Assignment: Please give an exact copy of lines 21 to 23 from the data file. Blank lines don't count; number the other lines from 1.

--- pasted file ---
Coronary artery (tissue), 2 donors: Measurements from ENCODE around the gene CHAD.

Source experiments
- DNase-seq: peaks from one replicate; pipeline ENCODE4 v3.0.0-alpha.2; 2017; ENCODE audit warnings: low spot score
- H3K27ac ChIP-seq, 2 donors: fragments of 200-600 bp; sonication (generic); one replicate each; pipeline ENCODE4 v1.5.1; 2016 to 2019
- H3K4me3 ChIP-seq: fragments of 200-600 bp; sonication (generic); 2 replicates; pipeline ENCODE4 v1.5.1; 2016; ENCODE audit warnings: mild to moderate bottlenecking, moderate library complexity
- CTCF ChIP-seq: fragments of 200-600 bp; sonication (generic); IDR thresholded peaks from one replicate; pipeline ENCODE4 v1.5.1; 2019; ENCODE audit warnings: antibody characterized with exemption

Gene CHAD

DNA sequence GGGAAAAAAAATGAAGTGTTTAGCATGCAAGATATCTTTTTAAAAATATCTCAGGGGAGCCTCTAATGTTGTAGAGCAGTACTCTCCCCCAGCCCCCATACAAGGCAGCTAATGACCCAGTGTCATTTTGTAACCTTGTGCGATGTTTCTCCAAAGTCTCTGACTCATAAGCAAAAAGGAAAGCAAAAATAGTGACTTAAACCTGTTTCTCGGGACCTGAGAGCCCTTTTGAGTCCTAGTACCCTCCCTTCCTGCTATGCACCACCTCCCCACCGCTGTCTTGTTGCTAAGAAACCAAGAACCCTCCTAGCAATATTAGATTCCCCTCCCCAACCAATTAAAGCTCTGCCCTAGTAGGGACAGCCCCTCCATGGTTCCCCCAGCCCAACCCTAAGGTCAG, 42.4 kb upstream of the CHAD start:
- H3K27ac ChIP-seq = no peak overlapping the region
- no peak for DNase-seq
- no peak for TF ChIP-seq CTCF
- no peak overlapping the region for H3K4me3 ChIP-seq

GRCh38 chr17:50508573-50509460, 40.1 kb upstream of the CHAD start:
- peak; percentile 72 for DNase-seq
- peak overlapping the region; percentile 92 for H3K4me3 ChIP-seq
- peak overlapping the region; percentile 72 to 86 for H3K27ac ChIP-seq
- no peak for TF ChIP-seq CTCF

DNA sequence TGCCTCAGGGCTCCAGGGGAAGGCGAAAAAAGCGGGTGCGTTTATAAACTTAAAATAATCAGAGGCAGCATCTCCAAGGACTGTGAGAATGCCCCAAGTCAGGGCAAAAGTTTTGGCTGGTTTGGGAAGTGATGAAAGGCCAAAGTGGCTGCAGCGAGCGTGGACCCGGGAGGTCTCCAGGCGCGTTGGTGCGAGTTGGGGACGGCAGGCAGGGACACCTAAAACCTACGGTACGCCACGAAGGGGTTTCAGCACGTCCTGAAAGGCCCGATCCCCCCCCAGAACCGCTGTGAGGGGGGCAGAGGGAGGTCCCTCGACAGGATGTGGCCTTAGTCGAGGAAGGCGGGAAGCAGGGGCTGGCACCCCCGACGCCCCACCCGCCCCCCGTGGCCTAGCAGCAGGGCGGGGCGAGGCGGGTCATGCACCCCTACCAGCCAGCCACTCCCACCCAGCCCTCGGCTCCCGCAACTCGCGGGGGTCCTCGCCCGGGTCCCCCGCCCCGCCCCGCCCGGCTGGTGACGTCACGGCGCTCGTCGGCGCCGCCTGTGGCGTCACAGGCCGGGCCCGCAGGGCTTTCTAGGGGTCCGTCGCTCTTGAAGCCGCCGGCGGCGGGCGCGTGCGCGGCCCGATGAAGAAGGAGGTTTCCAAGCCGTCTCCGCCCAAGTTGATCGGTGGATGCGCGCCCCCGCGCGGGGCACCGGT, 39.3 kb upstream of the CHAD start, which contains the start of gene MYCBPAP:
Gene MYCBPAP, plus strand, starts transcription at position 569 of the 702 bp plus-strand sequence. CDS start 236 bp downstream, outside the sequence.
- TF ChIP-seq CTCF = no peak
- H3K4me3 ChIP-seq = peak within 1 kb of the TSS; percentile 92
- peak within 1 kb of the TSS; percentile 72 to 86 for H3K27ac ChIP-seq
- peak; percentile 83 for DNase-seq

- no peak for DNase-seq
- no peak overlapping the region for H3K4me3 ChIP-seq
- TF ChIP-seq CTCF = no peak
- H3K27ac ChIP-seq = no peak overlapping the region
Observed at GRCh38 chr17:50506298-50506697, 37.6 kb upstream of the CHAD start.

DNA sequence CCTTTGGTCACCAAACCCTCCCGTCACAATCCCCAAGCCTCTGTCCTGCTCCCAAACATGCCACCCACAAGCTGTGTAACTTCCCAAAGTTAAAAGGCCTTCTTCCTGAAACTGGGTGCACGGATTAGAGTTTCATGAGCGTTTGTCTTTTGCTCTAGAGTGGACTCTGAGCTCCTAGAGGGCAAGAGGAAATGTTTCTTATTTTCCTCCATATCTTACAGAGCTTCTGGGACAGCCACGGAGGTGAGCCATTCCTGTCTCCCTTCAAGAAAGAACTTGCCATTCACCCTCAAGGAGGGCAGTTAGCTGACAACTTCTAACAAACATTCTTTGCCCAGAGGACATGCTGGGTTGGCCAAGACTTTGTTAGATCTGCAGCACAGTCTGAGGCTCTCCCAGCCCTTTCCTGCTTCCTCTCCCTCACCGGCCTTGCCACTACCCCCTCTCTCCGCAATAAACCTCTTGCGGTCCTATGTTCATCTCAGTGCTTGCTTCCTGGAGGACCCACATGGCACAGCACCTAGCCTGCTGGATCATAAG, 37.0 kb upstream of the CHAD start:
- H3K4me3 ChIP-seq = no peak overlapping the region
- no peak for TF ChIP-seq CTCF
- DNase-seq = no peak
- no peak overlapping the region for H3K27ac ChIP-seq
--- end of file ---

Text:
- H3K4me3 ChIP-seq = peak within 1 kb of the TSS; percentile 92
- peak within 1 kb of the TSS; percentile 72 to 86 for H3K27ac ChIP-seq
- peak; percentile 83 for DNase-seq